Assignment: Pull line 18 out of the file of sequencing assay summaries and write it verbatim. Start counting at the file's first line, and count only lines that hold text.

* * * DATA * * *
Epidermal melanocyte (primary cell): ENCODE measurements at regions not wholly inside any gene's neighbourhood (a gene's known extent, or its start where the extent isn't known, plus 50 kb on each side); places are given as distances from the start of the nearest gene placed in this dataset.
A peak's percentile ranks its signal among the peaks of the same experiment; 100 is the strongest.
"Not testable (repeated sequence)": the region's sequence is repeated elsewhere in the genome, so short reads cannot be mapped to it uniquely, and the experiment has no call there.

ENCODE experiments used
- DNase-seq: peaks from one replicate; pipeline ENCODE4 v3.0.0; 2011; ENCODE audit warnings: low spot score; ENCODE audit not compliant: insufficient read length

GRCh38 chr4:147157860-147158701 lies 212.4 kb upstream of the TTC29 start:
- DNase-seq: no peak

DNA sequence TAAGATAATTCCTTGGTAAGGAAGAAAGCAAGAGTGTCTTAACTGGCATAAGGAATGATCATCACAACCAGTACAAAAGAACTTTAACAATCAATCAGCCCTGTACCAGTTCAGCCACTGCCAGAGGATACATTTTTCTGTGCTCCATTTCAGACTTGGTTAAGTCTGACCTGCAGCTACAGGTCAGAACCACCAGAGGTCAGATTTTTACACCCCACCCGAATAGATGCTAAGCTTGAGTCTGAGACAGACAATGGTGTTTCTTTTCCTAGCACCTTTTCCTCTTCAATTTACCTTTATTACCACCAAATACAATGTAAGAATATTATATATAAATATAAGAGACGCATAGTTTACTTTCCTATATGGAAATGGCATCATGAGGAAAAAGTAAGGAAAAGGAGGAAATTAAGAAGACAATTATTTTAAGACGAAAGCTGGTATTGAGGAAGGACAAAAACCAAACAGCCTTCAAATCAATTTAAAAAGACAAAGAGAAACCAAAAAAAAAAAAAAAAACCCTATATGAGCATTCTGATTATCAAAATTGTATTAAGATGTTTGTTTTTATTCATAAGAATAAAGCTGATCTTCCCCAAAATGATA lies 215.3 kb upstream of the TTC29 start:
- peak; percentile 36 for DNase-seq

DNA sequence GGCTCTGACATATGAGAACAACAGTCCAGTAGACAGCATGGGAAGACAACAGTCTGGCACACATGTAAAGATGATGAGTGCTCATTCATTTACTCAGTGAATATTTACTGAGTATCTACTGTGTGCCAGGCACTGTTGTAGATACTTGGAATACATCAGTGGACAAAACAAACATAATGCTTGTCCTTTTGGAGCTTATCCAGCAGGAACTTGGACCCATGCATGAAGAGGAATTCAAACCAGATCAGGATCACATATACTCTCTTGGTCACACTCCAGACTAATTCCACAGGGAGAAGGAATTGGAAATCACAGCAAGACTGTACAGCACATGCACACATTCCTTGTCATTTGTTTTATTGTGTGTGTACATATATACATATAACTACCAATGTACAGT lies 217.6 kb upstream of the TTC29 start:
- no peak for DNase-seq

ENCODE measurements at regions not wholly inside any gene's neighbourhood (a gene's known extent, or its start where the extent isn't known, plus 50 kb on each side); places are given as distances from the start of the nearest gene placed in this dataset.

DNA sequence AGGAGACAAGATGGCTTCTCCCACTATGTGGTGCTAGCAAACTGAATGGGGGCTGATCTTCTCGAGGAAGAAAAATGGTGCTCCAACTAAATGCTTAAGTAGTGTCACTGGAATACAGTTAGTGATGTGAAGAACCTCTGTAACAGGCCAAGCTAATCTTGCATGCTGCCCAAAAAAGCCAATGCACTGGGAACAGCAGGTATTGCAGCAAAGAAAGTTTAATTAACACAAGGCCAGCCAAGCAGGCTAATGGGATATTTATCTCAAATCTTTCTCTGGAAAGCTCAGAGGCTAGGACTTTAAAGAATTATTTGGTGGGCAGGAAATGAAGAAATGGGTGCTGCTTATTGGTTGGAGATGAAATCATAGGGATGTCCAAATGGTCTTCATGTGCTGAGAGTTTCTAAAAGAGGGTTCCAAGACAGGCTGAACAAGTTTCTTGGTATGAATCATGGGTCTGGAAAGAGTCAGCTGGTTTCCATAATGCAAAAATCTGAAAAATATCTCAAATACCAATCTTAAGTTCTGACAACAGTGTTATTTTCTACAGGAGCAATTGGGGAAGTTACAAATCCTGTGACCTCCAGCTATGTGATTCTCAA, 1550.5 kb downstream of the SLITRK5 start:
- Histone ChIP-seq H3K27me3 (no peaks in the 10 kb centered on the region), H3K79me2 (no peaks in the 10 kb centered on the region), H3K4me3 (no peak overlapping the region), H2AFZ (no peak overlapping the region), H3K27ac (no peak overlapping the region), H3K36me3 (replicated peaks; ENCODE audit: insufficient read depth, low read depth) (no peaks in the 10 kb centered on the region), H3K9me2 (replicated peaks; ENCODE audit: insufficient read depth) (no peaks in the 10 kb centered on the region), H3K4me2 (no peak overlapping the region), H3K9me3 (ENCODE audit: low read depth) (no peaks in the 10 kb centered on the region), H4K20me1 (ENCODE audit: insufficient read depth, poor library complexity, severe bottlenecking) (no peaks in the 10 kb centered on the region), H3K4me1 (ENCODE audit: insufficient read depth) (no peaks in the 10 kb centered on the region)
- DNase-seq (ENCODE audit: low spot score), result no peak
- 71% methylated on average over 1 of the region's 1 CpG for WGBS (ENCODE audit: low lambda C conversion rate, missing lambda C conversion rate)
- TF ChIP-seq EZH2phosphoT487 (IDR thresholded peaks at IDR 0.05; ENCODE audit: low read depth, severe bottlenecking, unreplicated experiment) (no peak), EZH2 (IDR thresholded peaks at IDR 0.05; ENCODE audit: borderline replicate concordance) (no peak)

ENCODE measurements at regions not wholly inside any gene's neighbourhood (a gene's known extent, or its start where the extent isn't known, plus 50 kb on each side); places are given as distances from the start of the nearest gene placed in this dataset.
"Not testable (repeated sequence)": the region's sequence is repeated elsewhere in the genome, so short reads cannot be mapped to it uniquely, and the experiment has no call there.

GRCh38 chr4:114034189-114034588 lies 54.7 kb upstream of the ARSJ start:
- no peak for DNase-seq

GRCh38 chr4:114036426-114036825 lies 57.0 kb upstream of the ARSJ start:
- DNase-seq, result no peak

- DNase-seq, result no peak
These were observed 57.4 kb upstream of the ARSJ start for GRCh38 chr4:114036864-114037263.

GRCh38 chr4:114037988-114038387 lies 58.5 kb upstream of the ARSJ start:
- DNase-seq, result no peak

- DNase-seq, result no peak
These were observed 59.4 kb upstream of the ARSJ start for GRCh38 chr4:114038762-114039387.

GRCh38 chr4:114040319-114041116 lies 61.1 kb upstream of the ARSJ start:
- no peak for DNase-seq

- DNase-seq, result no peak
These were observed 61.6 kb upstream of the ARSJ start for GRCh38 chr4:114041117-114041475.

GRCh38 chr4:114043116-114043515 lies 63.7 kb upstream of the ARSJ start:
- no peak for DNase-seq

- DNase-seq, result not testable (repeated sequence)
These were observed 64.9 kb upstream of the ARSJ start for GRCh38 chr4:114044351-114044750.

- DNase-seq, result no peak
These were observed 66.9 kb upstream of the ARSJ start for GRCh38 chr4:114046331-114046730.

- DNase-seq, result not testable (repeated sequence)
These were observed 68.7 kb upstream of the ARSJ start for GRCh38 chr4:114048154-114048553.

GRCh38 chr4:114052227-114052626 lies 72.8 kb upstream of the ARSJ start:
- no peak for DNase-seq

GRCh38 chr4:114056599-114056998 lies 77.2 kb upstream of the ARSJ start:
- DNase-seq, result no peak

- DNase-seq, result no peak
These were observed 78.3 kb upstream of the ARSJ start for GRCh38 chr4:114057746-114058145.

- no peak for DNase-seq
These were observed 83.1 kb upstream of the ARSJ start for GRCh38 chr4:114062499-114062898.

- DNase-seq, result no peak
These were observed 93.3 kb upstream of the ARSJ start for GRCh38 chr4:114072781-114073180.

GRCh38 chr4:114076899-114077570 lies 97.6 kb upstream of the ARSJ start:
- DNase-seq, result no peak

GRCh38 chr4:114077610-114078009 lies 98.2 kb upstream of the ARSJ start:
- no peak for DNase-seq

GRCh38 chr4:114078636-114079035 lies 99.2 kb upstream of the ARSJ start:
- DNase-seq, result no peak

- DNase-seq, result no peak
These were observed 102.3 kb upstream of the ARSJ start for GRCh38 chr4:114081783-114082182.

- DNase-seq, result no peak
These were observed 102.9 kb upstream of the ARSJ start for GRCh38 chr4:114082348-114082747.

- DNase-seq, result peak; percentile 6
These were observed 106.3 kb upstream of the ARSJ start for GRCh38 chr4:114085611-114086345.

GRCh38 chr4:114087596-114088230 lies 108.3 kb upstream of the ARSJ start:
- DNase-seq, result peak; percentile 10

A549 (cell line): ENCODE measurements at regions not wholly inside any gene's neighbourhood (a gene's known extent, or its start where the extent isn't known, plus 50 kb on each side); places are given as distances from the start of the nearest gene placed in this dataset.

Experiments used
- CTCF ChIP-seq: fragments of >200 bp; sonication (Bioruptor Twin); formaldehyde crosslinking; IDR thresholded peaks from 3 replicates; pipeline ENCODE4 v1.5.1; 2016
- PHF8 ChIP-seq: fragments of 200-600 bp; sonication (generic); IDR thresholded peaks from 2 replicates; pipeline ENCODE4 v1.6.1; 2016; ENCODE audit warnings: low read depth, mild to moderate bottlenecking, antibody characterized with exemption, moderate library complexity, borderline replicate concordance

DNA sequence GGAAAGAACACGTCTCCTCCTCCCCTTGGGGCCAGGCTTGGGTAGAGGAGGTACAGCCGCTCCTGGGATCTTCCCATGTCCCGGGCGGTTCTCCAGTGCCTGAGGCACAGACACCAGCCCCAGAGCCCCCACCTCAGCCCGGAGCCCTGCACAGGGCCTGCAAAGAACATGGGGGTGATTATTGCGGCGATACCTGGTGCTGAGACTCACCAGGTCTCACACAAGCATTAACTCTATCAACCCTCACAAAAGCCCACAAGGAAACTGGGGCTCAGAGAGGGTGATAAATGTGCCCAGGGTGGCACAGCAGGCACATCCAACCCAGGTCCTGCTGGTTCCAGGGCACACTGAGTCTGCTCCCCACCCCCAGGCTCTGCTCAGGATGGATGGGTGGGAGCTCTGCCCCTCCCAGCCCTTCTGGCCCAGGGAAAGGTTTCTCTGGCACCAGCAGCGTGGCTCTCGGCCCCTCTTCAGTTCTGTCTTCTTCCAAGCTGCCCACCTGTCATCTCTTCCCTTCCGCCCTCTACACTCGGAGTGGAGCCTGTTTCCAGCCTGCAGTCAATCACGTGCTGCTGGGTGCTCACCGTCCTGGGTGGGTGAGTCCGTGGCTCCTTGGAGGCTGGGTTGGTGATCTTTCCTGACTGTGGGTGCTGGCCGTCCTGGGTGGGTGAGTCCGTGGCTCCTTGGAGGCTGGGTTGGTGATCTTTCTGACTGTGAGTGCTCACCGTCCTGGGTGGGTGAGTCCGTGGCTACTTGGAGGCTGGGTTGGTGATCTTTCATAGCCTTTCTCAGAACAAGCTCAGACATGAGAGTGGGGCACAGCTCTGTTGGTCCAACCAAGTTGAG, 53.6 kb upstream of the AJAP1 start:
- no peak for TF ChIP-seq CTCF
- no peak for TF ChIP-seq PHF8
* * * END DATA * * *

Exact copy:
ENCODE measurements at regions not wholly inside any gene's neighbourhood (a gene's known extent, or its start where the extent isn't known, plus 50 kb on each side); places are given as distances from the start of the nearest gene placed in this dataset.